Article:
One of the biggest ways that parents can save money is to use cloth diapers. But if you’re like me, I bet you’ve seen some surprisingly large price tags for fancy new diapers. What if I told you that you could put several kids through cloth for just over $100 worth of flat diapers and covers?
That’s right, flat diapers. The very same old fashioned cloth diapers that your grandma used!
After a decade of using cloth diapers, I’m happy to announce my favorite workhorse diapers… flat diapers. Surprised to see such an “old fashioned” cloth diaper listed as my modern favorite? Here are some reasons why I LOVE these versatile diapers. Pssst– they’re even great for cleaning cloths after your diapering days are done!
Who should try flat diapers?
I’m all about families saving money, but even I’ll confess that this isn’t the time for working parents to experiment. I personally love flats, but I’m not advocating that you dive into this cloth diapering journey with me. Is a non-parent responsible for your baby’s daytime care? If so, it’s probably not appropriate to stick them with the task of learning to use flat diapers.
However, many daycare centers are fine with pre-stuffed pocket diapers. You’ll need to check with your own child care provider.
I highly recommend that stay-at-home parents give flat diapers a try. These diapers can be used as inserts in a pocket diaper or as cleaning cloths around the house, if you don’t end up loving them as I do.
Benefits and Use of Flat Diapers
Flat cloth diapers, or “flats” have stood the test of time in the cloth diapering world. These diapers are versatile and absorbent when folded correctly. Flats, combined with a modern diaper cover, are an economical choice for keeping babies dry and happy. flats are an economical choice for keeping babies dry and happy Click To Tweet
Flats are Inexpensive
Flat cloth diapers are easily the least expensive of all cloth diapering options. Starting at just over $1 each for bleached basic flats, they also come in unbleached and organic versions. A cover must be used with flat diapers. One-sized covers which will fit baby during their entire diapering years can be purchased for $10-$15 each.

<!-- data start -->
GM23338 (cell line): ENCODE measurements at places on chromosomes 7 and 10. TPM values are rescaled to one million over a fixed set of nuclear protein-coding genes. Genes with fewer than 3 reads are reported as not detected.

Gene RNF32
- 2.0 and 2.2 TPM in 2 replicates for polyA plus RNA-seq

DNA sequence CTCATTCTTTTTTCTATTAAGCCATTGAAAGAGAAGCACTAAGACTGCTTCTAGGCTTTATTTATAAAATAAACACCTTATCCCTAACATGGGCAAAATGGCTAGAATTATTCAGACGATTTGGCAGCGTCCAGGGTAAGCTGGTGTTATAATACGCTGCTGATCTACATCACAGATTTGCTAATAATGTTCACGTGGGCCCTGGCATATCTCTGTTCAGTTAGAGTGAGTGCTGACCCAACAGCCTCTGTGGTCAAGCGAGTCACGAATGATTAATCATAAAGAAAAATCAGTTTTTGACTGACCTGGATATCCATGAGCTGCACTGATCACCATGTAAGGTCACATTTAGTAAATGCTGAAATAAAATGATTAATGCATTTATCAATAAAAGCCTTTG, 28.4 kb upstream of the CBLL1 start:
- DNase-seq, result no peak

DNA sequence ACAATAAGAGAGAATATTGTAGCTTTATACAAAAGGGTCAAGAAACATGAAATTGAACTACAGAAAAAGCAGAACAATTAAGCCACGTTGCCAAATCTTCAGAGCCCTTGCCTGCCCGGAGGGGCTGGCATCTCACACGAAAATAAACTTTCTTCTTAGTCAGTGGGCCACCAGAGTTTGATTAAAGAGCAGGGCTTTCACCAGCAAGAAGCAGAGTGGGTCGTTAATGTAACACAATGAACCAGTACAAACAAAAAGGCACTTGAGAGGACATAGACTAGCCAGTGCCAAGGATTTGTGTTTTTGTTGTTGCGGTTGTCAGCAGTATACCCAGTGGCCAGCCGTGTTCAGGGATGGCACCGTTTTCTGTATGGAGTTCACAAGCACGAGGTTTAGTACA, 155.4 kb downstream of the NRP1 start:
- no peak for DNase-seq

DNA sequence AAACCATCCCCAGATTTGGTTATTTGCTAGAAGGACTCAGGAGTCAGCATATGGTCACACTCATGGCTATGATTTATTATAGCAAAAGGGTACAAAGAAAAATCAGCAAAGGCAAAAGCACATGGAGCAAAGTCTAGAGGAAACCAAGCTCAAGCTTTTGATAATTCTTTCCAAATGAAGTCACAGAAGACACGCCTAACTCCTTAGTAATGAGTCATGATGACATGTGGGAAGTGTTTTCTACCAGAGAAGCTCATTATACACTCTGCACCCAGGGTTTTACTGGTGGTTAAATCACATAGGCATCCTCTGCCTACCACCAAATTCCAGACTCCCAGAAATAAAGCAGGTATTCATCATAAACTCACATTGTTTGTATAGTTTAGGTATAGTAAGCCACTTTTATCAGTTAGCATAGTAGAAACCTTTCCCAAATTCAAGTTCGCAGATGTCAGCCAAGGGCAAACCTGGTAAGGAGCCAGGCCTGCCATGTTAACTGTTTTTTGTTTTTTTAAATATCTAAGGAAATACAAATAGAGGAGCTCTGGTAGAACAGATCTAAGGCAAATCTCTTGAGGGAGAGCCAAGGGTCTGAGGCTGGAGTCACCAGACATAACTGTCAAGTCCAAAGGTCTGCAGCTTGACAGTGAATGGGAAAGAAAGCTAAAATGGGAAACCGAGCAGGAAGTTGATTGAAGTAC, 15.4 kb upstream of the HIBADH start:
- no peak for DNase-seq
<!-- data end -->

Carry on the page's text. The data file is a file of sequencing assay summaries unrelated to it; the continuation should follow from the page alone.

A half-dozen of these diaper covers, plus two dozen flats will diaper one child from birth to potty training, for a total of around $125. Compare this $125 to nearly $1,000 for disposable diapers (eight diapers a day for two years at 17 cents each) and the cost savings is clear. The comparative cost decreases even further when factoring subsequent children utilizing the cloth diapers.
Want to save even more money? I’ve used muslin tea towels (at least that’s what I think they were) from Target for even less money, with the same great results. They’re nearly the same size too! I found them in the kitchen section of my local store.
Flats are Easy to Clean
After a few months of using diapers with a microfiber absorbent layer, I noticed that my diapers began to stink… even when they were supposedly clean. Ewwww! It turns out that microfiber traps soil and soap, making it difficult to truly get those diapers clean.
Flat diapers are sewn out of a single layer of cotton birdseye fabric. Because of this, they agitate fully in the wash. This results in a truly clean diaper, without any soap residues that can cause a residual stink. You know how towels can get stinky after a while, even when freshly washed? That smell comes from the same problem as stinky “clean” diapers: trapped soap residue.
When I switched to flat diapers my stink problem disappeared. I realized one of the greatest benefits of this single-layer fabric; true cleanliness!